I'm working in the lab with a very old (like 30 years old) sample of 4-nitrophenol, wich of course has been reduced with the time to 4-aminophenol. I need to isolate both reagents and work only with the nitrophenol, is there any quick way to do that?
I would use solvent extraction. Dissolve the mixture of phenols in an organic solvent. Next shake the organic solution with dilute hydrochloric acid in a separation funnel. Do this several times to wash all of the 4-hydroxyaniline out of the organic phase.
Next shake the organic phase with concentrated sodium chloride solution (brine) and then add anhydrous sodium sulfate. Shake the mixture up in a sealed conical flask. Now decant or filter it to give you a solution of 4-nitrophenol which you can now evapourate down to give you the phenol.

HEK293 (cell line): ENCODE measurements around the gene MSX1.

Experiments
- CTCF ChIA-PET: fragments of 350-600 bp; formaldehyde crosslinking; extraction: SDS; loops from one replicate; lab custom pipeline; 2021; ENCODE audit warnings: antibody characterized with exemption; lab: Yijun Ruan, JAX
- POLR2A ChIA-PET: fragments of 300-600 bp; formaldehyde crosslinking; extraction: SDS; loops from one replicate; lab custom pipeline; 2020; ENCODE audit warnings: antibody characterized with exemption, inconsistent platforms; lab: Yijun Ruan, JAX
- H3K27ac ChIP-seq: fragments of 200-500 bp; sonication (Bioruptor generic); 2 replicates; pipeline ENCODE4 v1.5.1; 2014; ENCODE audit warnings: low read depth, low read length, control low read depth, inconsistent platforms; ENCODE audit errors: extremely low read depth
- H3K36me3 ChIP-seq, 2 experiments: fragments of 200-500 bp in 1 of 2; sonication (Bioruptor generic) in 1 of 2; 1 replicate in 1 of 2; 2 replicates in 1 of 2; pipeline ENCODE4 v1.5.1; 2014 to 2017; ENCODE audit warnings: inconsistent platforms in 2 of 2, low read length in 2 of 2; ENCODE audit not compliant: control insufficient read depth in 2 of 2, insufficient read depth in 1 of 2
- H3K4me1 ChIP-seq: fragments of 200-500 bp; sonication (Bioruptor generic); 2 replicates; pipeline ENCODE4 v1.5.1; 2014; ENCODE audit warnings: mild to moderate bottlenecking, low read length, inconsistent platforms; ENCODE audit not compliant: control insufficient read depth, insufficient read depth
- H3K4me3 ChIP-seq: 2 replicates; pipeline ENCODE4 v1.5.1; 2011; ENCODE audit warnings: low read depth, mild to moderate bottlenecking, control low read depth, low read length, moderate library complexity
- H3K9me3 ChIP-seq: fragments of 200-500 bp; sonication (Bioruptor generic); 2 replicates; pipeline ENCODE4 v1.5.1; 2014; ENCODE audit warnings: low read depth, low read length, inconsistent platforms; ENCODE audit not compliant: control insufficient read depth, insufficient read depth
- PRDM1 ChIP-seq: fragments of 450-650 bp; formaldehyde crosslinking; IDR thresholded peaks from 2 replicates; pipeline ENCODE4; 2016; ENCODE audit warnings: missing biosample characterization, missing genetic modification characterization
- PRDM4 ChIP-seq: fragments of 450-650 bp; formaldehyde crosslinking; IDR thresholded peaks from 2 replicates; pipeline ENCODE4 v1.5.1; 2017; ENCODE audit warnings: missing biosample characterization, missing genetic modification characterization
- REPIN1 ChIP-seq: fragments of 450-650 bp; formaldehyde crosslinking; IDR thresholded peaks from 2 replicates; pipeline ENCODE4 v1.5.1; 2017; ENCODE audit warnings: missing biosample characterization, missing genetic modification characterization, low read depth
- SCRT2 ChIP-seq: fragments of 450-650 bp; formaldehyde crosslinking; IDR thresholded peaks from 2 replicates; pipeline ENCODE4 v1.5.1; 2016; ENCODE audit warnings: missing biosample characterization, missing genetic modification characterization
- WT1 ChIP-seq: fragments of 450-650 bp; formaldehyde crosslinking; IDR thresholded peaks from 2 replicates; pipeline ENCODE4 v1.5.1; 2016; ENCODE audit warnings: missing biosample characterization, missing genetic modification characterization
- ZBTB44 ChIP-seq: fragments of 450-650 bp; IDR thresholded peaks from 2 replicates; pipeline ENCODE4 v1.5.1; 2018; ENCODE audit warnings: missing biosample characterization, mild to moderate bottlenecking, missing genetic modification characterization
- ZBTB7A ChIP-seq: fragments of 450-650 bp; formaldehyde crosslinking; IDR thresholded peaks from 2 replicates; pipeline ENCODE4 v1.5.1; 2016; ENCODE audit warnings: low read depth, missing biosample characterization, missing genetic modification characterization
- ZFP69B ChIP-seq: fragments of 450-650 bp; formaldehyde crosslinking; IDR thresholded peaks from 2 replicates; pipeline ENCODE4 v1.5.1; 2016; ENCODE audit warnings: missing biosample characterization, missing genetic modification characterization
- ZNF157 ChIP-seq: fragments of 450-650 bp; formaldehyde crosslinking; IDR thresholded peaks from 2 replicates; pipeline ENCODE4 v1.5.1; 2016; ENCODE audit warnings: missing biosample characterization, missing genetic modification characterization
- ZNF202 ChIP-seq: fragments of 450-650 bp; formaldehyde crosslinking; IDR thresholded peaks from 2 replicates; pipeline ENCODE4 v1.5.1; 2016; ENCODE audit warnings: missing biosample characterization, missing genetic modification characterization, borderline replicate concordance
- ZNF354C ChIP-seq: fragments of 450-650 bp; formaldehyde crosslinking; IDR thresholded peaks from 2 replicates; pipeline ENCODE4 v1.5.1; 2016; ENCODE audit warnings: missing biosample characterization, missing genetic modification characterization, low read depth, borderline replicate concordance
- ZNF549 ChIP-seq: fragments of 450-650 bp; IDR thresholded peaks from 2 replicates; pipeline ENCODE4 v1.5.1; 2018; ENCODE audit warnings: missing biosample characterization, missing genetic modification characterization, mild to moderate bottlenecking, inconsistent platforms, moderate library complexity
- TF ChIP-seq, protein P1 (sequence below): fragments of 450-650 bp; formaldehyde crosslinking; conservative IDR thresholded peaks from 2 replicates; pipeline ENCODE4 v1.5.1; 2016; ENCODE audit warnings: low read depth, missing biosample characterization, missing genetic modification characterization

I would like to know how the nitrophenol was reduced into the amine over the years it was in storage. This is a more interesting question to my mind is how did the nitro compound get converted on storage into the amine.
I would expect 4-nitrophenol to be relatively stable, even when stored for a long time under air, and as Nuclear Chemist says I would certainly not expect any reduction of the nitro group over time.
Have you tried simply recrystallizing the material you have. In Armarego and Chai it has been purified by recrystallization from aq. HCl (0.5N), aq. H2SO4 (1N), EtOH, aqueous MeOH, CHCl3, benzene and Pet Ether. Give any (or all) of the above a go. The expected melting point is 113-114 C so you can check your material for purity without access to any expensive analytical equipment.